• Rachel

Wasting less isn't just about the planet.

Updated: Apr 10, 2019

I desperately want everyone to realise that being less wasteful isn't just about minimising pollution, securing our precious eco system and slowing down global warming, it's also very much about caring for the humans who make up this beautiful and endangered planet. It's a circular issue that needs to be approached holistically. You don't have to be doing everything perfectly, but we all at the very least need to do better.

You may have seen my instagram story earlier about dropping some donated clothes to a childcare centre. Even though I really don't feel that comfortable about putting my heavily pregnant, unmade up face on social media right now, I felt a desperation to speak. To get out a message about how we can do better as a community with no real personal sacrifice.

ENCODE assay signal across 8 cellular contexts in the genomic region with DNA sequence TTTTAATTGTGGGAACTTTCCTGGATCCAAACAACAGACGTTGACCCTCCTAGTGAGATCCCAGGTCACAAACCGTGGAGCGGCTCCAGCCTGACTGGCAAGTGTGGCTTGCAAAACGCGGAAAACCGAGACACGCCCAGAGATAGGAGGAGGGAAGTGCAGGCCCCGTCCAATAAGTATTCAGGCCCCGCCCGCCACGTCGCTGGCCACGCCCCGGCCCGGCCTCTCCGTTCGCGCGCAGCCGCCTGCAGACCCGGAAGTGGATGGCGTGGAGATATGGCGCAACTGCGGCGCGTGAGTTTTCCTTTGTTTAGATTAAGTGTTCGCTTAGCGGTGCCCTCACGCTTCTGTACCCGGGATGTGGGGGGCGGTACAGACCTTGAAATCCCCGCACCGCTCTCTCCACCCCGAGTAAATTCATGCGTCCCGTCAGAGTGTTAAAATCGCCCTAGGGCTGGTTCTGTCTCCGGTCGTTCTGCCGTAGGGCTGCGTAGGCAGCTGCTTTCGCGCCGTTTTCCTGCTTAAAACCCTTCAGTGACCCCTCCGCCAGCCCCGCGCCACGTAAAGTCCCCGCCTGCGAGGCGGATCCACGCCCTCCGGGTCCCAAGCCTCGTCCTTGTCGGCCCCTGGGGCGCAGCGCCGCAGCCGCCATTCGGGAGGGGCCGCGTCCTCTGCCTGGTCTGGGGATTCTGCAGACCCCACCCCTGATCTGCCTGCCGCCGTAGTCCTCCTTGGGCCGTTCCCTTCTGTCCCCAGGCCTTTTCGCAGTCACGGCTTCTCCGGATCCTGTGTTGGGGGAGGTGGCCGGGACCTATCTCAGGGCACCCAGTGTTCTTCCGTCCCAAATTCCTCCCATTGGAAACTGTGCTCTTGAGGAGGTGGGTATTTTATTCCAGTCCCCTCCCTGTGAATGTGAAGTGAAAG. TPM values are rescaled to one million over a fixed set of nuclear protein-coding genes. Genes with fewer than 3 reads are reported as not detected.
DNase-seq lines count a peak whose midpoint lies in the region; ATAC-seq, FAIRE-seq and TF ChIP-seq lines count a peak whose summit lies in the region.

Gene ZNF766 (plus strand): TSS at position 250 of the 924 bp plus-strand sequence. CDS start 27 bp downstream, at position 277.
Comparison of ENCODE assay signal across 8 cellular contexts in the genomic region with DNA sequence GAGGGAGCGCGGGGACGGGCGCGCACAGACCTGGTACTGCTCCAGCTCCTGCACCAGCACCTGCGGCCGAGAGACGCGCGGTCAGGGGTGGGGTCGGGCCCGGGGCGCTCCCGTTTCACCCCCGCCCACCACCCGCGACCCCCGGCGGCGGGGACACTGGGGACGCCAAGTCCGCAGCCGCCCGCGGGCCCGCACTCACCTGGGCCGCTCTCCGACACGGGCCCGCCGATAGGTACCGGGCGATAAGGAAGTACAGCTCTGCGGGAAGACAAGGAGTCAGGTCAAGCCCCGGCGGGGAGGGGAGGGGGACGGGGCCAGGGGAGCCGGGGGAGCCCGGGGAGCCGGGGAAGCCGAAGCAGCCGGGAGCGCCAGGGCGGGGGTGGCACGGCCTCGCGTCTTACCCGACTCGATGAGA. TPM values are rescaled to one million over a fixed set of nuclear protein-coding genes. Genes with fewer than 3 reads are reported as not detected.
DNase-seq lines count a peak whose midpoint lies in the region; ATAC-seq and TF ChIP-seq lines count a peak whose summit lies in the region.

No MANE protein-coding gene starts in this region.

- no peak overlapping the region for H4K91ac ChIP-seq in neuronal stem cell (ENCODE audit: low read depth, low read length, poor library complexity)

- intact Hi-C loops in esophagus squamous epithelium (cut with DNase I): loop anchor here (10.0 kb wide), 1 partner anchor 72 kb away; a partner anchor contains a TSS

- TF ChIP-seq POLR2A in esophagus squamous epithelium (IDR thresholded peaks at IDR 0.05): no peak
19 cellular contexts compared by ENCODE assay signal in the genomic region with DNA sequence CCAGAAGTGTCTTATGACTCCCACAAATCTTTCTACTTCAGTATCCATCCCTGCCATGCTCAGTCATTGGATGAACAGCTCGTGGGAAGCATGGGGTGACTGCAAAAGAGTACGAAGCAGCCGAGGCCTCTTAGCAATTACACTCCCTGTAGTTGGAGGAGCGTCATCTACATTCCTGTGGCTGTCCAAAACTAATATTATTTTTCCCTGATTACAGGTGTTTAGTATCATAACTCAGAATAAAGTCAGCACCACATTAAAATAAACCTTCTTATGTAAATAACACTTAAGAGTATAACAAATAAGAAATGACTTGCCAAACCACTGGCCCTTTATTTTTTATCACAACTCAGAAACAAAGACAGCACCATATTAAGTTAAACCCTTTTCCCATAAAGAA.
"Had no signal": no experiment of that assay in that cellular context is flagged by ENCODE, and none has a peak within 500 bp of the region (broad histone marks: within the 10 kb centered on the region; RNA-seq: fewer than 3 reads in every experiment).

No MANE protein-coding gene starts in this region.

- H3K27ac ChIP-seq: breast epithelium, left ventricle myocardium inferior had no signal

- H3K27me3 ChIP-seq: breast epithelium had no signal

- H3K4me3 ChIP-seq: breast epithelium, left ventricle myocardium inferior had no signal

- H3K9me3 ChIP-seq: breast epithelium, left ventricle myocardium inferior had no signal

I recently attempted to organise a 'clothing swap' at my playcentre, where members would bring in kindy quality clothes they no longer required and others could take what they needed for their child. The reason I decided to do this, is because clothes get absolutley destroyed at playcentre with all the awesome messy free play the kids do, so buying new clothes no matter how cheap is still a waste in my opinion and also the clothes you're left with when your child grows out of them are hard to do much with as they're genreally not in good enough condition to donate to a charity shop etc. Although I ended up with quite a lot of clothes brought in, there wern't many takers from playcentre to take clothes away. I'd gotten lots of feedback that the idea was good but ultimately not many were interested in the clothes. I put this down to many of our members are currently attending playcentre with their youngest child so already have their older kids 'hand me down' clothes to use at playcentre and also most most of us are well supported by family and friends who pass stuff on when they no longer need it and those who love to buy things for our kids such as grandparents, aunts and uncles etc. Connections that for the most part we probably take for granted.